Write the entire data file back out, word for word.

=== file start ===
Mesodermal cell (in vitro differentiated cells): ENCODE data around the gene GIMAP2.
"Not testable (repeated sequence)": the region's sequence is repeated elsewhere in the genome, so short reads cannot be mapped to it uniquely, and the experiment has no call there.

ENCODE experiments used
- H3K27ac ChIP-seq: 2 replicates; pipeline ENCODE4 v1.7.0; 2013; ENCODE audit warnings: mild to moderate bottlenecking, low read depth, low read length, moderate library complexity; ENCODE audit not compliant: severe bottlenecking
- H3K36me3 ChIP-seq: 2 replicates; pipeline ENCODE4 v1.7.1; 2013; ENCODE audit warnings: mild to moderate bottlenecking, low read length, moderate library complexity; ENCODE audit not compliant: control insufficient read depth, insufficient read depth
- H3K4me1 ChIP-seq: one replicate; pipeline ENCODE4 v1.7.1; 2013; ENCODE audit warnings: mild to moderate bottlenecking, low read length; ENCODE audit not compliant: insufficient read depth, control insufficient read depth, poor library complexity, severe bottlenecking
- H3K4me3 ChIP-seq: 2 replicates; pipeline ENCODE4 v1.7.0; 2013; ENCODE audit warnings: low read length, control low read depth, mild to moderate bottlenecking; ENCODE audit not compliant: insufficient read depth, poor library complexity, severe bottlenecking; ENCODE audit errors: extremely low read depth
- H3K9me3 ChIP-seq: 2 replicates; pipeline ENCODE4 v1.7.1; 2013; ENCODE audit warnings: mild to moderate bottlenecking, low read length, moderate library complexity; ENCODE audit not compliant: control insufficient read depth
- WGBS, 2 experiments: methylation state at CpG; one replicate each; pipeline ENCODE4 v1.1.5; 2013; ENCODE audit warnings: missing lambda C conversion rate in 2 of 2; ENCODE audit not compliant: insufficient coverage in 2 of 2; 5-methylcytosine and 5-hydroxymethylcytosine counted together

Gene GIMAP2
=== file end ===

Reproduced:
Mesodermal cell (in vitro differentiated cells): ENCODE data around the gene GIMAP2.
"Not testable (repeated sequence)": the region's sequence is repeated elsewhere in the genome, so short reads cannot be mapped to it uniquely, and the experiment has no call there.

ENCODE experiments used
- H3K27ac ChIP-seq: 2 replicates; pipeline ENCODE4 v1.7.0; 2013; ENCODE audit warnings: mild to moderate bottlenecking, low read depth, low read length, moderate library complexity; ENCODE audit not compliant: severe bottlenecking
- H3K36me3 ChIP-seq: 2 replicates; pipeline ENCODE4 v1.7.1; 2013; ENCODE audit warnings: mild to moderate bottlenecking, low read length, moderate library complexity; ENCODE audit not compliant: control insufficient read depth, insufficient read depth
- H3K4me1 ChIP-seq: one replicate; pipeline ENCODE4 v1.7.1; 2013; ENCODE audit warnings: mild to moderate bottlenecking, low read length; ENCODE audit not compliant: insufficient read depth, control insufficient read depth, poor library complexity, severe bottlenecking
- H3K4me3 ChIP-seq: 2 replicates; pipeline ENCODE4 v1.7.0; 2013; ENCODE audit warnings: low read length, control low read depth, mild to moderate bottlenecking; ENCODE audit not compliant: insufficient read depth, poor library complexity, severe bottlenecking; ENCODE audit errors: extremely low read depth
- H3K9me3 ChIP-seq: 2 replicates; pipeline ENCODE4 v1.7.1; 2013; ENCODE audit warnings: mild to moderate bottlenecking, low read length, moderate library complexity; ENCODE audit not compliant: control insufficient read depth
- WGBS, 2 experiments: methylation state at CpG; one replicate each; pipeline ENCODE4 v1.1.5; 2013; ENCODE audit warnings: missing lambda C conversion rate in 2 of 2; ENCODE audit not compliant: insufficient coverage in 2 of 2; 5-methylcytosine and 5-hydroxymethylcytosine counted together

Gene GIMAP2